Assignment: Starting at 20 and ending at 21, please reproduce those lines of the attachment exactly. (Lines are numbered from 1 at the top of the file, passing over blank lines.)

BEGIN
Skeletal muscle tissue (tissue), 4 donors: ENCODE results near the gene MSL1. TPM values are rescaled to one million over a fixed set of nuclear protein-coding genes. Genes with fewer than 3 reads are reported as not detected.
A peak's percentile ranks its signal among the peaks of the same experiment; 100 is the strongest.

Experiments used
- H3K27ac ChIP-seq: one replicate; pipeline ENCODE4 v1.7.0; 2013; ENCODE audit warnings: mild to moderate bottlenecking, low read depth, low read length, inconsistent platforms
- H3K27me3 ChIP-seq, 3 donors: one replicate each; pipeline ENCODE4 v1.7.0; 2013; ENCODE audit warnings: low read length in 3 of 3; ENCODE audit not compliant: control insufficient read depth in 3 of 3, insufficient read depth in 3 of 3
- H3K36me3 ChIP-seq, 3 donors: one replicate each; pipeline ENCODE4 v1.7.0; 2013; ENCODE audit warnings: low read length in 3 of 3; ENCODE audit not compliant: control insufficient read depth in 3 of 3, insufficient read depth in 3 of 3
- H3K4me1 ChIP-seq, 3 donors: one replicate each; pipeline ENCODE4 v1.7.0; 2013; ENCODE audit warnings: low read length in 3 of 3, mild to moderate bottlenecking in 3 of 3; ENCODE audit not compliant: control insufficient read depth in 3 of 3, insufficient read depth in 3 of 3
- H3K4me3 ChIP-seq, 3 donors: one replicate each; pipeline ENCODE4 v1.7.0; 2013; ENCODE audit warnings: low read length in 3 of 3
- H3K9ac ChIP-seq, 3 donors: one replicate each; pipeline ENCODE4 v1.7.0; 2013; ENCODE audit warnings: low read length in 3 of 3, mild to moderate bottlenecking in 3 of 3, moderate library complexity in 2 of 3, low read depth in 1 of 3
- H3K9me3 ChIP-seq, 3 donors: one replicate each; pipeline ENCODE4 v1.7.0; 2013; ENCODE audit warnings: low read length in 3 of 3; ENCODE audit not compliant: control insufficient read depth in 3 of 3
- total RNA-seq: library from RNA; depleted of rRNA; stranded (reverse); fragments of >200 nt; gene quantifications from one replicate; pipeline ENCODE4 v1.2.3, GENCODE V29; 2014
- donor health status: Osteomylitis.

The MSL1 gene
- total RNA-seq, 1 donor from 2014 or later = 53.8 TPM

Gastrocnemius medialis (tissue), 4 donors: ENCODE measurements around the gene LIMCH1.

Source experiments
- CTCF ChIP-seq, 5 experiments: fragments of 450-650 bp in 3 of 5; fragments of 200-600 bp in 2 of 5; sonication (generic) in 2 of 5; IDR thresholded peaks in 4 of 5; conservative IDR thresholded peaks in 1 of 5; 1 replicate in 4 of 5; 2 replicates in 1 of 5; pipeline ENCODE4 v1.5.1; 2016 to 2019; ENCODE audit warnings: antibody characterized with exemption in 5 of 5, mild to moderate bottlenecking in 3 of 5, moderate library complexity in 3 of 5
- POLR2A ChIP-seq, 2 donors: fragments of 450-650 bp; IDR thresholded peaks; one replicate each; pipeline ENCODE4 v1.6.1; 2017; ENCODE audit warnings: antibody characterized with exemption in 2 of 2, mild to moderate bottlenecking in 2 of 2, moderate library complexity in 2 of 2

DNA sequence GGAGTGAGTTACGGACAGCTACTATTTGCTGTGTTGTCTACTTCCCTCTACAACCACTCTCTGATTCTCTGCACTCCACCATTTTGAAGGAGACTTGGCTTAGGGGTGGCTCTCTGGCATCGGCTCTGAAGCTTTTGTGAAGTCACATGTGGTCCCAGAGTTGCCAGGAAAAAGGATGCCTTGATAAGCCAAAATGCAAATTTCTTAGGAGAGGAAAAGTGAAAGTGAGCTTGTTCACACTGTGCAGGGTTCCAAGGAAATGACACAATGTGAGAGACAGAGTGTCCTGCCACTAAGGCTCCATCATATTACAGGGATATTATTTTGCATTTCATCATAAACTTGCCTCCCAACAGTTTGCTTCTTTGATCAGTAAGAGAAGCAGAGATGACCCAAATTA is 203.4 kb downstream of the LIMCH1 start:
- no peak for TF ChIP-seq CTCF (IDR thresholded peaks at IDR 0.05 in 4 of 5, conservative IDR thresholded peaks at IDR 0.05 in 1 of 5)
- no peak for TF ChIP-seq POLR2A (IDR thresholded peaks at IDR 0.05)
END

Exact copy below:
- no peak for TF ChIP-seq CTCF (IDR thresholded peaks at IDR 0.05 in 4 of 5, conservative IDR thresholded peaks at IDR 0.05 in 1 of 5)
- no peak for TF ChIP-seq POLR2A (IDR thresholded peaks at IDR 0.05)